If stock picking skill really exists, then according to Fama and French “the worst performing funds should perform worse than we expect just by chance… and the best performing funds should perform better than we expect by chance.”

The answer is, well, complicated.

If you exclude charges, then Fama and French found some evidence for skill – some fund managers really do seem to add value. But once these American stock picking superstars have charged their fees, investors are left no better off than they would be by chance.

It’s important to remember that we’re just looking at the US here. The US market is one of the most widely covered in the world, making it harder to outperform. Other markets with fewer analysts covering them could offer more scope for outperformance.

And those factor models?

The graph below shows Fama and French’s value factor among US stocks. When the line is going up value is outperforming growth, and when the line is going down growth is outperforming value.

Fama & French value factor

Past performance isn't a guide to the future. Source: Fama & French datasets, HML US Equities, 28/02/2021.

Fama and French published their famous paper in the 1990s. If you look at the graph above you can see that value was doing really well up until that point, albeit with some hiccups along the way.

And then the Dot Com Bubble began to inflate in the late 1990s, and you can see that sharp drop in the graph as value badly underperformed growth. If you’d read the Fama & French paper and mechanically loaded up on value stocks you’d have felt pretty silly.

But eventually history reasserted itself, and when the bubble burst value investors felt vindicated and the graph leapt to new highs.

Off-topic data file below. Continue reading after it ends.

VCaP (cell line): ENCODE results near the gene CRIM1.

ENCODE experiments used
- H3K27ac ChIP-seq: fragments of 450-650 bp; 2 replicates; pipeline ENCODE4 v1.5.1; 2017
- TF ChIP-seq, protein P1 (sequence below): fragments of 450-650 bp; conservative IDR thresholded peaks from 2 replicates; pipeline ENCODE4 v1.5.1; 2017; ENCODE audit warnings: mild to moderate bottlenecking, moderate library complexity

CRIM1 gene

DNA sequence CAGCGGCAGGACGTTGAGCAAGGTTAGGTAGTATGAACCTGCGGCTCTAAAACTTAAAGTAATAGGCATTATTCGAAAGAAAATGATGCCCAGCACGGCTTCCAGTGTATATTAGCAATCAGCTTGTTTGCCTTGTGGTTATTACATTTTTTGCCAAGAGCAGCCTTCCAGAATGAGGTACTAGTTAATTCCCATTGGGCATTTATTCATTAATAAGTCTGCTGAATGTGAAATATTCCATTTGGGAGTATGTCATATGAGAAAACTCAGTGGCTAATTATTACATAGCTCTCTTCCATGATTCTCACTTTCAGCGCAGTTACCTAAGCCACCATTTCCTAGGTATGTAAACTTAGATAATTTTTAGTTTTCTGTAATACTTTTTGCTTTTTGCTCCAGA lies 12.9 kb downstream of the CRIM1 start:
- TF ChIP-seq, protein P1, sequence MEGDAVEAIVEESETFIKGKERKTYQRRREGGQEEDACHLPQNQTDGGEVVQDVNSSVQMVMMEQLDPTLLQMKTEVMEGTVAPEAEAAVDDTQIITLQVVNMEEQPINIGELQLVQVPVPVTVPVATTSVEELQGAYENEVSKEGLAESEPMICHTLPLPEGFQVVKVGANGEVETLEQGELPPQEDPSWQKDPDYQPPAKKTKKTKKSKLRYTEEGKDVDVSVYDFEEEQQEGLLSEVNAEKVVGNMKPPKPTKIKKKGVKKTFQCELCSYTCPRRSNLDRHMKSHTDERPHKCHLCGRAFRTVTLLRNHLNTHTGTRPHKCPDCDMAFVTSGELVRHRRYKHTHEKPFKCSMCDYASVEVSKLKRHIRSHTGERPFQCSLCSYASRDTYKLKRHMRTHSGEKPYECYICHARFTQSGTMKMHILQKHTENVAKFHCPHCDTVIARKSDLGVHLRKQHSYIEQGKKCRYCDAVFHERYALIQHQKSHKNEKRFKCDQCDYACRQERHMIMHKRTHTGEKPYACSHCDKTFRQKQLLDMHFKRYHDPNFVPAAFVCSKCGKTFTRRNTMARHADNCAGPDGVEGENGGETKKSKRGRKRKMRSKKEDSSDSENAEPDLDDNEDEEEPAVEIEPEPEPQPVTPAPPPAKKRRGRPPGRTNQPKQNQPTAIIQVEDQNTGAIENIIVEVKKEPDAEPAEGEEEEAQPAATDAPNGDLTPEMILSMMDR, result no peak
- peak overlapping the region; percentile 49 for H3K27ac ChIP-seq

And then, following the Financial Crisis, and especially in the last few years, value did very poorly.

What should investors make of this?

Maybe value is about to make a spectacular comeback and investors should keep the faith. After all, value has had bad periods of performance before. Or maybe the world is just different now, and value stocks offer no potential outperformance. Or perhaps Fama and French were seeing patterns that didn’t exist, and value’s past decades of success were just more coin flipping.

What can we learn?

Bringing it all together, our findings point to a fundamental limit on our ability to learn from the past, especially through data. Sometimes this time really is different, and what worked before might not anymore. The future will always bring surprises, and no amount of data will change that.

We’re not saying that it’s impossible to get better returns than the wider market and that we should pay less attention to active stock picking funds. While it might be more tricky in the US, that’s just one market. There are lots of other markets, with funds investing in them that could outperform, even after charges.

All investors can do is stay humble and recognise that unpredictable things will happen. Whatever your investing style, the key is always stay properly diversified and invest for as long as you can.


Explore our Investment Times spring 2021 edition for more articles like this.

See all articles

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Important notes

This article isn’t personal advice. If you’re not sure whether an investment is right for you please seek advice. If you choose to invest the value of your investment will rise and fall, so you could get back less than you put in.